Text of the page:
Ghana: 'Ghana Needs Human Capital Policy Framework'

5 November 2019

The Vice Chancellor of Central University, Professor Bill Buenar Puplampu, has proposed the establishment of a committee of experts, to develop a human capital policy framework for the country.

He said the primary responsibility of the committee should be to discuss what skills and knowledge the country really needed for the next 10 to 25 years and to help curb the increasing unemployment situation.

Speaking at the 6th National Development Forum on Ghana's human capital development agenda, organised by the National Development Planning Commission yesterday in Accra, Professor Puplampu said, Ghana should be worried about its weak human capital.

He explained that human capital agenda as the set of activities designed to provide the people of an organisation or society with the necessary knowledge, skills, competencies and mind-set for present and future jobs, organisational and societal requirements as well as economic transformation.

He added that the core object of any policy or intervention in this regard was to ensure that present and future competence and skills gaps were minimised.

Professor Puplampu said the kind of human capital produced, especially those produced by the universities lacked the required knowledge and skills in meeting businesses requirement.

He attributed the situation, to lack of research to identify the kind of skills businesses need or may need in the subsequent future and the programmes developed by the universities.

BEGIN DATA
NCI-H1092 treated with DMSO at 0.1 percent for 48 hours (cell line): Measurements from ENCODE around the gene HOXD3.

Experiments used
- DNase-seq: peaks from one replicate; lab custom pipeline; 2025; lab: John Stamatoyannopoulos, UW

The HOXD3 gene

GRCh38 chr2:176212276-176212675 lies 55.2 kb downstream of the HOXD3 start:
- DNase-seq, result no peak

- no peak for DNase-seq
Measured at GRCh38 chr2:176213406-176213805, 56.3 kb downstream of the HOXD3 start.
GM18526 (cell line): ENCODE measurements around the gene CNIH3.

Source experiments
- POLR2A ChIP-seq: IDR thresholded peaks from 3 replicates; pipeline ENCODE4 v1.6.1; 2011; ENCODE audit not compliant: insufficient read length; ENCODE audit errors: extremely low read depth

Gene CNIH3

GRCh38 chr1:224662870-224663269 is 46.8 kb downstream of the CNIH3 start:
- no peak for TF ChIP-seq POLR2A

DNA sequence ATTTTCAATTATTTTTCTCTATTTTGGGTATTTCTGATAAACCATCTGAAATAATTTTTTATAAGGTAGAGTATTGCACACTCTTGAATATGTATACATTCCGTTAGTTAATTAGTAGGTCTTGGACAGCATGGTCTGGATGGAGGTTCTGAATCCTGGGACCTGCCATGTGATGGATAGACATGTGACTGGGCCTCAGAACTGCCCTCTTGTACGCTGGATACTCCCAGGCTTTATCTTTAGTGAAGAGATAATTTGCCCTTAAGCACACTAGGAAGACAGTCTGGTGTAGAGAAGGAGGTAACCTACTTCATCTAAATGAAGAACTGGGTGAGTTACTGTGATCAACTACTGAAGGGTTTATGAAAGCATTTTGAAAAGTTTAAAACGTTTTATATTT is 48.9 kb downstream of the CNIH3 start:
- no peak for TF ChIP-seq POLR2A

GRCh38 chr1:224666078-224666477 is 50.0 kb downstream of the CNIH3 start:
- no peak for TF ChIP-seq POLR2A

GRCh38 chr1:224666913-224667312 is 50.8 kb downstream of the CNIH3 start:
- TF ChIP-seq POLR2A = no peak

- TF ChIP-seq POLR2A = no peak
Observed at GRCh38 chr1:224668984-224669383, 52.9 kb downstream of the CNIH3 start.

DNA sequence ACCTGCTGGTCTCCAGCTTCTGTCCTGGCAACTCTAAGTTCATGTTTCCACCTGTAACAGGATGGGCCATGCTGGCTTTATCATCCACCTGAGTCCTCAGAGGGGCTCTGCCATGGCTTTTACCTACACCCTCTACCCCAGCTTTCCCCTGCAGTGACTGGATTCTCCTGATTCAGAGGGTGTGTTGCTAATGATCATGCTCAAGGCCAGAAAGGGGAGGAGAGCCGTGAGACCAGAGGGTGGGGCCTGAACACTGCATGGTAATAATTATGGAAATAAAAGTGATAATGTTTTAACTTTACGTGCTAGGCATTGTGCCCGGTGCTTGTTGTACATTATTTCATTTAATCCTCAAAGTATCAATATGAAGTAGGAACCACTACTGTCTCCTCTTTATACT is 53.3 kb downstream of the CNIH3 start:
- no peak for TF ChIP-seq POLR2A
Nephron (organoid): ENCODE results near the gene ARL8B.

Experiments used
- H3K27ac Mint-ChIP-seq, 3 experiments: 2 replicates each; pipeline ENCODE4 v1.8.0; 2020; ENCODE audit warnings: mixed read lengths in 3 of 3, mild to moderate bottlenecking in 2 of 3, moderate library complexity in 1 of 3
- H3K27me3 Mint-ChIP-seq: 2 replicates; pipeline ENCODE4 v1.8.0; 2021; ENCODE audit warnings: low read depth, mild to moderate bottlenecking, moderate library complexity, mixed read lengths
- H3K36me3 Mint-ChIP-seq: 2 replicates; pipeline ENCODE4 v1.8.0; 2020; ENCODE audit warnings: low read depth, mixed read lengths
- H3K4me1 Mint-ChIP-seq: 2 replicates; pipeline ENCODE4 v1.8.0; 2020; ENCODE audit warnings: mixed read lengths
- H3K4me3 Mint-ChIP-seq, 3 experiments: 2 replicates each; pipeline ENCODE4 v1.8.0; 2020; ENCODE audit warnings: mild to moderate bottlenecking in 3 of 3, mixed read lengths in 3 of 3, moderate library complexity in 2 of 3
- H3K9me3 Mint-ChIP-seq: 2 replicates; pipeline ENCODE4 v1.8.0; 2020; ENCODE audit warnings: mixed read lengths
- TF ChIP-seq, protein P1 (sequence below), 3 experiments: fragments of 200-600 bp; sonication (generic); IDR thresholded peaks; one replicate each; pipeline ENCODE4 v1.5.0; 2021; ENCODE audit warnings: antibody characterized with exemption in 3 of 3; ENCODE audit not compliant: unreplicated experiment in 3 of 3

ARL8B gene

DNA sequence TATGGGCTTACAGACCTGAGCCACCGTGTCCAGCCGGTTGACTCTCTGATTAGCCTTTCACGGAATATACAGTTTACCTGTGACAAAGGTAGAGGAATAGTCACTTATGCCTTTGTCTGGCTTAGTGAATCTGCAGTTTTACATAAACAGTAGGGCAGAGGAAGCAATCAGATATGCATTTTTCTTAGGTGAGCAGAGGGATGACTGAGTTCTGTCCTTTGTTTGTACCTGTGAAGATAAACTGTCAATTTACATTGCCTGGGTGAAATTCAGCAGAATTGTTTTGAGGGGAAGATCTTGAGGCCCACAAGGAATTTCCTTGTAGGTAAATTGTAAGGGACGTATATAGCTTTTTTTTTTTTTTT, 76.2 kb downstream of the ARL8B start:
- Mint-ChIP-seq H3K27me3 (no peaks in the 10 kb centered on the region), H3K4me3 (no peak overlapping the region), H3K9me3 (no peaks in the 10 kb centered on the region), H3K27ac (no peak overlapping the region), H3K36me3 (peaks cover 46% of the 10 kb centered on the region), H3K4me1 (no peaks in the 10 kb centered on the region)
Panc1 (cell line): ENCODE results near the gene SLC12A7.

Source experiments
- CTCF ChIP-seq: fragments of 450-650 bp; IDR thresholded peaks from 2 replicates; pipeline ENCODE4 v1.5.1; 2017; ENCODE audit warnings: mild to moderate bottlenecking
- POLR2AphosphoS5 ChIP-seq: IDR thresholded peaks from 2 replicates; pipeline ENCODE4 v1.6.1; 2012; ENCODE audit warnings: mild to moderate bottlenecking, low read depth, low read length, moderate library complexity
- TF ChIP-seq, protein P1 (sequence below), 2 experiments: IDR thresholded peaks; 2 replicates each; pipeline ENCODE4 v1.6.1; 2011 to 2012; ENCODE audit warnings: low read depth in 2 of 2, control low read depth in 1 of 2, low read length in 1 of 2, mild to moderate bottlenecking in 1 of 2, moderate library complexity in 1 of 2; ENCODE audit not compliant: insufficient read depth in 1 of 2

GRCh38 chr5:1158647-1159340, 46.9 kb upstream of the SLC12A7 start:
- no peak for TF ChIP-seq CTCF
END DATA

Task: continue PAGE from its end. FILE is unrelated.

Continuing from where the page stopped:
Professor Puplampu said universities were almost doing the same programmes without any analysis to know whether those programmes fitted into the current job market.

He said the primary remit of the proposed committee were to engage communities of production, consumption and creation; government, industry, youth and academia.

"The experts should commission and use research findings on global high-end industry and commerce/corporate movements and innovations, regional realities, comparative and competitive advantages and behavioral imperatives.

It is, however, unclear the extent to which we appreciate the need to adopt a strategic and far sighted approach to the development of human capacity, competencies and productive skills for our country," he said.

Professor Puplampu said the consistently poor performance of many African countries on various development and economic indices could be attributed to weak attention on human capital development.

He said the competencies of country's human capital were the means by which their natural resources could be effectively transformed to serve human needs and thereby build societies.

"There is sufficient evidence that economic growth, societal transformation, organisational performance and the general uplift in the standard of living within countries are a direct consequence of appropriately deployed human capacity and the availability of skills and competencies which facilitate performance and productivity," he said.

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